The use of biomarkers in environmental and occupational health is increasing due to increasing demands on information about health risks from unfavourable exposures. Biomarkers provide information about individual loads. Biomarkers of intermediate endpoints benefit in comparison with biomarkers of exposure from the fact that they are closer to the adverse outcome in the pathway from exposure to health effects and may provide powerful information for intervention. Some biomarkers are specific, e.g., DNA and protein adducts, while others are unspecific like the cytogenetic biomarkers of chromosomal aberrations (CA), sister chromatid exchanges and micronuclei (MN). The validation of biomarkers includes measurements of sensitivity and specificity of biomarkers and round robin tests to ensure reproducible protocols within different laboratories. The predictive value of biomarkers with respect to adverse health effect from the result of the measurement has been performed for the cytogenetic biomarkers showing a predictive value of high levels of CA and increased risk of cancer. The use of CA in future studies is, however, limited by the laborious and sensitive procedure of the test and lack of trained cytogeneticists. Less time consuming, but robust biomarkers, sensitive to environmental exposures are suggested. From the selection of developed biomarkers, the comet assay is highly sensitive to lifestyle exposures, often confounding the output, while MN in lymphocytes seem promising with respect to laboratory and health effect (cancer) validity. Also, new biomarkers exploiting the new 'omics' technologies are being developed. A number of ethical issues arise from the use of biomarkers with a predictive value aiming at respecting the autonomy of the study person in participation (only upon written informed consent and with obligations of withdrawal at any time), access to personal information (right to know and right not to know the study result) and securing proper data management (data protection to avoid misuse in employment, insurance, loaning and learning opportunities).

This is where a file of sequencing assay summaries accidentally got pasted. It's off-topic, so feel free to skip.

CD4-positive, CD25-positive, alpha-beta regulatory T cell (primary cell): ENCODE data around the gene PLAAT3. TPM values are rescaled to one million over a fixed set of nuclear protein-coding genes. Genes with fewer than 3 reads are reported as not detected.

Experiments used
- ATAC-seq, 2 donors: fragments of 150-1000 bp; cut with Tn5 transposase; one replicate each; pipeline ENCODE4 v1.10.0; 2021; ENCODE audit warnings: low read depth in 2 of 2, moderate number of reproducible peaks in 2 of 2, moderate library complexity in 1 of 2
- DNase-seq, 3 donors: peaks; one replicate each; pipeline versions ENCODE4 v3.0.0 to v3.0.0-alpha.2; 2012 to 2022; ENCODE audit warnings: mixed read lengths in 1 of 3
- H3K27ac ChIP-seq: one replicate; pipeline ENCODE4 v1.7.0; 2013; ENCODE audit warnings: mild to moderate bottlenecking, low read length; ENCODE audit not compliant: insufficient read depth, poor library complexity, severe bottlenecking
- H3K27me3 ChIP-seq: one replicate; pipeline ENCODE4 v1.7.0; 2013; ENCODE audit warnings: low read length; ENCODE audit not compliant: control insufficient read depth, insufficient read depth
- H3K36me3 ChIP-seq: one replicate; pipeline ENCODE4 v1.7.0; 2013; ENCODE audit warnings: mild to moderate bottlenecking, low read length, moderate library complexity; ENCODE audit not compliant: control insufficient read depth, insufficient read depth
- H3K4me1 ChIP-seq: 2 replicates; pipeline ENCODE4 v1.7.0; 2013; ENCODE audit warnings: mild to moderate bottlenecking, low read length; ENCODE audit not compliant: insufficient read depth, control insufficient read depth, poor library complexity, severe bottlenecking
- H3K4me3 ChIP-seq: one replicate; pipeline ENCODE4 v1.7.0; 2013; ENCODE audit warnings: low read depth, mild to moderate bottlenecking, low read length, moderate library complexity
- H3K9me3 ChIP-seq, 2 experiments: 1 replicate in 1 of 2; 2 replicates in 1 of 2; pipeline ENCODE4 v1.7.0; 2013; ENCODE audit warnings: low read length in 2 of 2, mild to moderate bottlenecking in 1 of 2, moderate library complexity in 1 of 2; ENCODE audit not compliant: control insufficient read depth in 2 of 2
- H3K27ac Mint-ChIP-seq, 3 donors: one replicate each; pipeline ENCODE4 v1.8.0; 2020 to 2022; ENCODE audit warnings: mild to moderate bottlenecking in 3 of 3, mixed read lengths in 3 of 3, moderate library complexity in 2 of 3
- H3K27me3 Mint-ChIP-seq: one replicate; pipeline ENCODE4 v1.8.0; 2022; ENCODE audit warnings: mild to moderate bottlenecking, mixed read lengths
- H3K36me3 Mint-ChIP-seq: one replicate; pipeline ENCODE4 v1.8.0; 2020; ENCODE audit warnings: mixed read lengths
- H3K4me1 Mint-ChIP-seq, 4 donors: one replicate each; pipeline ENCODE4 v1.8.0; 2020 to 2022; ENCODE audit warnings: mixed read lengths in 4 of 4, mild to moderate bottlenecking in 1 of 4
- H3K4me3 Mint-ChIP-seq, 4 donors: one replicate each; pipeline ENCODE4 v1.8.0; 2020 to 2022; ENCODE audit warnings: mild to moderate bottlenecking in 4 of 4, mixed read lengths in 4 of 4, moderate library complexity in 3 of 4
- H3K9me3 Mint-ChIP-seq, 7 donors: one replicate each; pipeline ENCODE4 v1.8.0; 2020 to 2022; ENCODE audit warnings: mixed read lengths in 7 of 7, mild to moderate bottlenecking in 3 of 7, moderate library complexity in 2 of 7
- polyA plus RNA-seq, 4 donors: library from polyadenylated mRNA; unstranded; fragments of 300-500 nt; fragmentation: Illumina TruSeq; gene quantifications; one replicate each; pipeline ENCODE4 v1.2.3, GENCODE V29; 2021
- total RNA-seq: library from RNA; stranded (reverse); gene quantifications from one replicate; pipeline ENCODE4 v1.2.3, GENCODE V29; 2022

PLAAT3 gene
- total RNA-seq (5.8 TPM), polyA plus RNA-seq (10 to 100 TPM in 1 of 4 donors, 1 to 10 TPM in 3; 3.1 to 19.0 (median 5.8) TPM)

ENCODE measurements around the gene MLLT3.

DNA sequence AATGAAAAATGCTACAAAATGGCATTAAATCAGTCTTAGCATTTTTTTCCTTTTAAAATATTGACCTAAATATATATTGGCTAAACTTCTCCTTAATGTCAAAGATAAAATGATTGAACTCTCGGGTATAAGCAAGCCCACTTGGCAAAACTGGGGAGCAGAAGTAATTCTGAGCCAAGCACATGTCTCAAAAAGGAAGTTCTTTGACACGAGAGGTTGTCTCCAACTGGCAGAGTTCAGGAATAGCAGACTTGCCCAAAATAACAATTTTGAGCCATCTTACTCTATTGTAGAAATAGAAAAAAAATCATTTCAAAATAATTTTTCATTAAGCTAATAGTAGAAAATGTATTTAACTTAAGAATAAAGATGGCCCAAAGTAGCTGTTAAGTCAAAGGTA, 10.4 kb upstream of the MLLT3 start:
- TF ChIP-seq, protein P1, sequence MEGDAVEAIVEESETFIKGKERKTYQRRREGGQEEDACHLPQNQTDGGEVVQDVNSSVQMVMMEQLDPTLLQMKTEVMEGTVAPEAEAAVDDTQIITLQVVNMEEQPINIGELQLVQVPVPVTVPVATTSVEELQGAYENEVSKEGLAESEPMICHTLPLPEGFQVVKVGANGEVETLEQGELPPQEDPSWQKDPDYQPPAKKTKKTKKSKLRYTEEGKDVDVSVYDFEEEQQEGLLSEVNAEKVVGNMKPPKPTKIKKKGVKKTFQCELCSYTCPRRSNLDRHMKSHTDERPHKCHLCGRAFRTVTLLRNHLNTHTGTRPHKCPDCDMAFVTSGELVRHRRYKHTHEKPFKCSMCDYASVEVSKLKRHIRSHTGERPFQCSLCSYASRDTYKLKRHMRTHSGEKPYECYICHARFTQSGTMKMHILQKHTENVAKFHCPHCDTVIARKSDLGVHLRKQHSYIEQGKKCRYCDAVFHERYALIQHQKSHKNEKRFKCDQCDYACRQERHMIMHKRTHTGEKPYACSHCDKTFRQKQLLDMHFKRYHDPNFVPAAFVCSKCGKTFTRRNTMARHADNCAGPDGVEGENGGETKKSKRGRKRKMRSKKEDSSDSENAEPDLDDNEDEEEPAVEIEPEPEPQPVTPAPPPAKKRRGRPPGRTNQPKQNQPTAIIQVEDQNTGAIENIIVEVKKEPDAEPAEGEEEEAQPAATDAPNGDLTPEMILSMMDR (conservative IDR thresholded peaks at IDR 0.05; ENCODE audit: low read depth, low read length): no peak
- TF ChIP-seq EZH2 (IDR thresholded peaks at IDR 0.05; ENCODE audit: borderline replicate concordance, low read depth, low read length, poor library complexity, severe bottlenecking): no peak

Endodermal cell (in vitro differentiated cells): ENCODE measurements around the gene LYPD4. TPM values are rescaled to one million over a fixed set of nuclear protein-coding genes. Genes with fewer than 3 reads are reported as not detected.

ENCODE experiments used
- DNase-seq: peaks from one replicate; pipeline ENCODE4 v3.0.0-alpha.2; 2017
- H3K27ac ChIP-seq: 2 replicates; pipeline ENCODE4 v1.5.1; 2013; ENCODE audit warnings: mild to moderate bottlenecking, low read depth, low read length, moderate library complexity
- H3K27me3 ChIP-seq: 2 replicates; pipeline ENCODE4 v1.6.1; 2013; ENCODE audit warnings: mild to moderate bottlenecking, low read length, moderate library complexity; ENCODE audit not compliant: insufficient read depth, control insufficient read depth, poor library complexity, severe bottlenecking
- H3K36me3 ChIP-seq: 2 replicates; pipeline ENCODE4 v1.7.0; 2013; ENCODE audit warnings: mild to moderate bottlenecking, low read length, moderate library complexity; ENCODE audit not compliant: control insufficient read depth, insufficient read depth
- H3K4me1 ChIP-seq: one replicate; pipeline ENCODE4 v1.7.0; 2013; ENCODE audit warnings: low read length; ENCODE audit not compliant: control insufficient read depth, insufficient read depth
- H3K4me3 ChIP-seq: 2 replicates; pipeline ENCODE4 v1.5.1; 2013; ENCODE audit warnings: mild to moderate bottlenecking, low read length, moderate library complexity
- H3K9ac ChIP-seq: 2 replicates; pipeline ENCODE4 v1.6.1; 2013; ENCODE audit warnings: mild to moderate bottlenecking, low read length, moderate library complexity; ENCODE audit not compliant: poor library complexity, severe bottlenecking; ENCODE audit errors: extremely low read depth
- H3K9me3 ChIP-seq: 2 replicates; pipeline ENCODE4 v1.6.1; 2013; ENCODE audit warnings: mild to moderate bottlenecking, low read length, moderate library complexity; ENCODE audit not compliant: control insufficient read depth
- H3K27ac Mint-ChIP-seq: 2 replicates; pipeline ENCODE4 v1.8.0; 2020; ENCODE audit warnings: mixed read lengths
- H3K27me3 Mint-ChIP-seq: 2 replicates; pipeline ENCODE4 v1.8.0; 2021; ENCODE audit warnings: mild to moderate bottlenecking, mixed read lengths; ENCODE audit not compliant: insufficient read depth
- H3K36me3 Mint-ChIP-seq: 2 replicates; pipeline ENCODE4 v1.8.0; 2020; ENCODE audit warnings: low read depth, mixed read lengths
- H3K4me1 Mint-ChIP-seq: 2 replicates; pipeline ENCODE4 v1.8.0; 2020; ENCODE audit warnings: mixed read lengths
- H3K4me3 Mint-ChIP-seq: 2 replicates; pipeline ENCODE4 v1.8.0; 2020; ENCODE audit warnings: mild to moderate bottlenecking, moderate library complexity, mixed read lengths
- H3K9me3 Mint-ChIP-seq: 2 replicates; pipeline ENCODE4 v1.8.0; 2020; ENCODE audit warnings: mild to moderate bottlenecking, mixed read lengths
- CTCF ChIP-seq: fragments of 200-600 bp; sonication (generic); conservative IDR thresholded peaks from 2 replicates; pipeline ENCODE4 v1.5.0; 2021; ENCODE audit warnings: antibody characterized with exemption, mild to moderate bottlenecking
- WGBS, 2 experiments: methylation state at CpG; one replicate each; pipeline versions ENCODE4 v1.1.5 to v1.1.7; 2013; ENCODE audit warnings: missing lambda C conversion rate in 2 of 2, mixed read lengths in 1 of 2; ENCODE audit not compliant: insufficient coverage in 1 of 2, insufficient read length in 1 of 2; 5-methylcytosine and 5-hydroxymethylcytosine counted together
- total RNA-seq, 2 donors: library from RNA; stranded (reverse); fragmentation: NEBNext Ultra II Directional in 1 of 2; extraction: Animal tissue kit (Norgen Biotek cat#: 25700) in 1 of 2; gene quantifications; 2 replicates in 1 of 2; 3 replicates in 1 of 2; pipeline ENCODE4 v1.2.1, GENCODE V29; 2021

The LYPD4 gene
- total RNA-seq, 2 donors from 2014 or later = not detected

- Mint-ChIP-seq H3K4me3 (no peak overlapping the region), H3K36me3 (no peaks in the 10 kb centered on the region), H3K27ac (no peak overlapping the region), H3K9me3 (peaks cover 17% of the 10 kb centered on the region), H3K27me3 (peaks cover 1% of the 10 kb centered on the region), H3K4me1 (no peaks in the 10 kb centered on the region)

Keywords: Accidents, Occupational; Acetylcholinesterase; Acrylamide; Animals; Biological Markers; Chromosome Aberrations; DNA Adducts; Environmental Monitoring; Evaluation Studies as Topic; Hemoglobins; Humans; Hydrocortisone; Micronuclei, Chromosome-Defective; Mutagenicity Tests; Occupational Exposure; Pesticides; Predictive Value of Tests; Proteins; Rats; Reproducibility of Results; Stress, Psychological